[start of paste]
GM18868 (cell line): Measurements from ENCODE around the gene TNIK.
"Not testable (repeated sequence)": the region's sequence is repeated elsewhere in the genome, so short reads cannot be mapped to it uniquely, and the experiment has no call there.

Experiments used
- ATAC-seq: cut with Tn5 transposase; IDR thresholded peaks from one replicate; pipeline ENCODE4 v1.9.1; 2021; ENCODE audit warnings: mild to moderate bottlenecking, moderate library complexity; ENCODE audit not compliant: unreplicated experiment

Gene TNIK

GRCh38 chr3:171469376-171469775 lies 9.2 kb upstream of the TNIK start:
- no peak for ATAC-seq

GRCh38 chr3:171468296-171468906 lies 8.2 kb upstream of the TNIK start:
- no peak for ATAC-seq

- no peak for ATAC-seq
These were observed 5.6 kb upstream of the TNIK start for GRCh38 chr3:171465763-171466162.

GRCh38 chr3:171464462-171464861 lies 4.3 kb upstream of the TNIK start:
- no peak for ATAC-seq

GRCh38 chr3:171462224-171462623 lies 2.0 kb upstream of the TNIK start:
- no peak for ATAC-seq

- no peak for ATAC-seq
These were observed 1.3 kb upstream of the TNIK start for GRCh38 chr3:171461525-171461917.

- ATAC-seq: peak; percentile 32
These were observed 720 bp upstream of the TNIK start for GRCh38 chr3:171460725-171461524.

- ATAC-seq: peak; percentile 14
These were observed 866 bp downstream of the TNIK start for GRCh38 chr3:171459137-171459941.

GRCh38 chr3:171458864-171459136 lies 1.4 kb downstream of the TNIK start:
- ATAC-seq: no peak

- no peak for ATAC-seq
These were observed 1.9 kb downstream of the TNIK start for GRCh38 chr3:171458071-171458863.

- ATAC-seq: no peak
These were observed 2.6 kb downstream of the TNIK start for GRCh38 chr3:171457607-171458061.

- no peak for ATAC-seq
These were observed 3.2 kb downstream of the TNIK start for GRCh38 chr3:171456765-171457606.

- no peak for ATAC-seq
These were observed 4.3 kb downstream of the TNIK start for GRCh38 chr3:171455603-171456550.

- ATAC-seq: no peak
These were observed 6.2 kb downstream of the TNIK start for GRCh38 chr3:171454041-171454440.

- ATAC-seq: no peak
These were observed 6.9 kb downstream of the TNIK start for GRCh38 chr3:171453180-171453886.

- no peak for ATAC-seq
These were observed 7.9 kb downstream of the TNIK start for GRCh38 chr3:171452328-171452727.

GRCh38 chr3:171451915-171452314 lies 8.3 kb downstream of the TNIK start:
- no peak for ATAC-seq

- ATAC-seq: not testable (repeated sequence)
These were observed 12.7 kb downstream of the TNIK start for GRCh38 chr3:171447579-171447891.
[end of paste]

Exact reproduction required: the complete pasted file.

GM18868 (cell line): Measurements from ENCODE around the gene TNIK.
"Not testable (repeated sequence)": the region's sequence is repeated elsewhere in the genome, so short reads cannot be mapped to it uniquely, and the experiment has no call there.

Experiments used
- ATAC-seq: cut with Tn5 transposase; IDR thresholded peaks from one replicate; pipeline ENCODE4 v1.9.1; 2021; ENCODE audit warnings: mild to moderate bottlenecking, moderate library complexity; ENCODE audit not compliant: unreplicated experiment

Gene TNIK

GRCh38 chr3:171469376-171469775 lies 9.2 kb upstream of the TNIK start:
- no peak for ATAC-seq

GRCh38 chr3:171468296-171468906 lies 8.2 kb upstream of the TNIK start:
- no peak for ATAC-seq

- no peak for ATAC-seq
These were observed 5.6 kb upstream of the TNIK start for GRCh38 chr3:171465763-171466162.

GRCh38 chr3:171464462-171464861 lies 4.3 kb upstream of the TNIK start:
- no peak for ATAC-seq

GRCh38 chr3:171462224-171462623 lies 2.0 kb upstream of the TNIK start:
- no peak for ATAC-seq

- no peak for ATAC-seq
These were observed 1.3 kb upstream of the TNIK start for GRCh38 chr3:171461525-171461917.

- ATAC-seq: peak; percentile 32
These were observed 720 bp upstream of the TNIK start for GRCh38 chr3:171460725-171461524.

- ATAC-seq: peak; percentile 14
These were observed 866 bp downstream of the TNIK start for GRCh38 chr3:171459137-171459941.

GRCh38 chr3:171458864-171459136 lies 1.4 kb downstream of the TNIK start:
- ATAC-seq: no peak

- no peak for ATAC-seq
These were observed 1.9 kb downstream of the TNIK start for GRCh38 chr3:171458071-171458863.

- ATAC-seq: no peak
These were observed 2.6 kb downstream of the TNIK start for GRCh38 chr3:171457607-171458061.

- no peak for ATAC-seq
These were observed 3.2 kb downstream of the TNIK start for GRCh38 chr3:171456765-171457606.

- no peak for ATAC-seq
These were observed 4.3 kb downstream of the TNIK start for GRCh38 chr3:171455603-171456550.

- ATAC-seq: no peak
These were observed 6.2 kb downstream of the TNIK start for GRCh38 chr3:171454041-171454440.

- ATAC-seq: no peak
These were observed 6.9 kb downstream of the TNIK start for GRCh38 chr3:171453180-171453886.

- no peak for ATAC-seq
These were observed 7.9 kb downstream of the TNIK start for GRCh38 chr3:171452328-171452727.

GRCh38 chr3:171451915-171452314 lies 8.3 kb downstream of the TNIK start:
- no peak for ATAC-seq

- ATAC-seq: not testable (repeated sequence)
These were observed 12.7 kb downstream of the TNIK start for GRCh38 chr3:171447579-171447891.